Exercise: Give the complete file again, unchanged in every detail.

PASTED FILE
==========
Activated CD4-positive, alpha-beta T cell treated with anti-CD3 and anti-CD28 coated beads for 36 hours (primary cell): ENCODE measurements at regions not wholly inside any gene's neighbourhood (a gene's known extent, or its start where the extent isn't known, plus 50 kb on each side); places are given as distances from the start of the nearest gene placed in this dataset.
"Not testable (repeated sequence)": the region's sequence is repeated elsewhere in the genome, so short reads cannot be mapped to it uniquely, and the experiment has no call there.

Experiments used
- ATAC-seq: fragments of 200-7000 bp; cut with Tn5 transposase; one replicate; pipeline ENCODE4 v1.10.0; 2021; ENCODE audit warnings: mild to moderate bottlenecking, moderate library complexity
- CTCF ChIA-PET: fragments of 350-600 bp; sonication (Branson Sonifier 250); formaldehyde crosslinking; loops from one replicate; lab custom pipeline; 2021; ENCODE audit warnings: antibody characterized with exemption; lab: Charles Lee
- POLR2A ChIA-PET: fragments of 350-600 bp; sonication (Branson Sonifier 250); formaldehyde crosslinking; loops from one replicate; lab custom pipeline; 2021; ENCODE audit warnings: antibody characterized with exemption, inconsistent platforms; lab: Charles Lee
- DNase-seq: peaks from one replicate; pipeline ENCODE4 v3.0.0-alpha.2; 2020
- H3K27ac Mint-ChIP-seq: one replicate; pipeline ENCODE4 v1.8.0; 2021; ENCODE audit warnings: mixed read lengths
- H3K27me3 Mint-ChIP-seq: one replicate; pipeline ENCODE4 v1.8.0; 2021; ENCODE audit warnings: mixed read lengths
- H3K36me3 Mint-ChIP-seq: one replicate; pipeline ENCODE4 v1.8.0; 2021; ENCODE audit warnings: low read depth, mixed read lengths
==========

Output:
Activated CD4-positive, alpha-beta T cell treated with anti-CD3 and anti-CD28 coated beads for 36 hours (primary cell): ENCODE measurements at regions not wholly inside any gene's neighbourhood (a gene's known extent, or its start where the extent isn't known, plus 50 kb on each side); places are given as distances from the start of the nearest gene placed in this dataset.
"Not testable (repeated sequence)": the region's sequence is repeated elsewhere in the genome, so short reads cannot be mapped to it uniquely, and the experiment has no call there.

Experiments used
- ATAC-seq: fragments of 200-7000 bp; cut with Tn5 transposase; one replicate; pipeline ENCODE4 v1.10.0; 2021; ENCODE audit warnings: mild to moderate bottlenecking, moderate library complexity
- CTCF ChIA-PET: fragments of 350-600 bp; sonication (Branson Sonifier 250); formaldehyde crosslinking; loops from one replicate; lab custom pipeline; 2021; ENCODE audit warnings: antibody characterized with exemption; lab: Charles Lee
- POLR2A ChIA-PET: fragments of 350-600 bp; sonication (Branson Sonifier 250); formaldehyde crosslinking; loops from one replicate; lab custom pipeline; 2021; ENCODE audit warnings: antibody characterized with exemption, inconsistent platforms; lab: Charles Lee
- DNase-seq: peaks from one replicate; pipeline ENCODE4 v3.0.0-alpha.2; 2020
- H3K27ac Mint-ChIP-seq: one replicate; pipeline ENCODE4 v1.8.0; 2021; ENCODE audit warnings: mixed read lengths
- H3K27me3 Mint-ChIP-seq: one replicate; pipeline ENCODE4 v1.8.0; 2021; ENCODE audit warnings: mixed read lengths
- H3K36me3 Mint-ChIP-seq: one replicate; pipeline ENCODE4 v1.8.0; 2021; ENCODE audit warnings: low read depth, mixed read lengths